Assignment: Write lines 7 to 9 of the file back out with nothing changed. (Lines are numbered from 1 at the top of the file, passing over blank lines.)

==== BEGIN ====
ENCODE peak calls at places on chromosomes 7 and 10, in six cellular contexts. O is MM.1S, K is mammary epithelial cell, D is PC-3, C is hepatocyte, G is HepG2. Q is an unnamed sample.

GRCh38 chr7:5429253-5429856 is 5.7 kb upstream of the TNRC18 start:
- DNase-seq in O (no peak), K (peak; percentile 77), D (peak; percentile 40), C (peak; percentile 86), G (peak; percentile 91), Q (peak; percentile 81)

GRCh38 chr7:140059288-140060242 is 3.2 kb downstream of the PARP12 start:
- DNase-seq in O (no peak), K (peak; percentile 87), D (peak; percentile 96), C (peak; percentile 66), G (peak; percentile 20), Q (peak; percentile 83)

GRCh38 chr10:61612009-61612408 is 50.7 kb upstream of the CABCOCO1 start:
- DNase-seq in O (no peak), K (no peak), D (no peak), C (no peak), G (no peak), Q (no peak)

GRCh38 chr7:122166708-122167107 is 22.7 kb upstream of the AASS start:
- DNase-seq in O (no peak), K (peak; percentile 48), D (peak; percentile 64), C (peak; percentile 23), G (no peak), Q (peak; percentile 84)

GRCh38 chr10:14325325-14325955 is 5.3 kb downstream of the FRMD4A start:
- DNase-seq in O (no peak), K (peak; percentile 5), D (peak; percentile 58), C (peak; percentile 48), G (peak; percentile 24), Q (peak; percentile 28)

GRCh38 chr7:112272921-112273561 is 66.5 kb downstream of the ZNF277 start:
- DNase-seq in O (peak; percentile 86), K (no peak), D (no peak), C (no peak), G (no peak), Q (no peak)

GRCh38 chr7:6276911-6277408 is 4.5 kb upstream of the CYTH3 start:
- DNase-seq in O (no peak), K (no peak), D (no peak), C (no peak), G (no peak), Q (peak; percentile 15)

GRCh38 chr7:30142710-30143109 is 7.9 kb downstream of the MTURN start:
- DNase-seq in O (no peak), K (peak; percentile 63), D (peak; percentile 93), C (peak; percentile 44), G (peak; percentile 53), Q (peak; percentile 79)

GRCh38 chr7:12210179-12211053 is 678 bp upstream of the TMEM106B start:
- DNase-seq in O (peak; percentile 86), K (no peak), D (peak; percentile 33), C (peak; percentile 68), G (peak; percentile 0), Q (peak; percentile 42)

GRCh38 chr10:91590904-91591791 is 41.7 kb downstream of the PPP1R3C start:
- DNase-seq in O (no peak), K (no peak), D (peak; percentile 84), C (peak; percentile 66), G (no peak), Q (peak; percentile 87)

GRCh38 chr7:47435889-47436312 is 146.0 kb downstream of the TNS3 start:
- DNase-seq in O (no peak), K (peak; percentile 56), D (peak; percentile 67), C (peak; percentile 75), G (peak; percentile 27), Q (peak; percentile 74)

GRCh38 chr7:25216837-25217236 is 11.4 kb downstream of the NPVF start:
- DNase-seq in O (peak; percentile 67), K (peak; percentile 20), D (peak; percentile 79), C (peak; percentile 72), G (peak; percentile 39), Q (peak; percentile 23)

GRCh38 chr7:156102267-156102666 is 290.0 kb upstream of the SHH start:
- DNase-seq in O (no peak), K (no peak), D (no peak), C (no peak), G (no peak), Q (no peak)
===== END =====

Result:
- DNase-seq in O (no peak), K (no peak), D (no peak), C (no peak), G (no peak), Q (no peak)

GRCh38 chr7:122166708-122167107 is 22.7 kb upstream of the AASS start:
- DNase-seq in O (no peak), K (peak; percentile 48), D (peak; percentile 64), C (peak; percentile 23), G (no peak), Q (peak; percentile 84)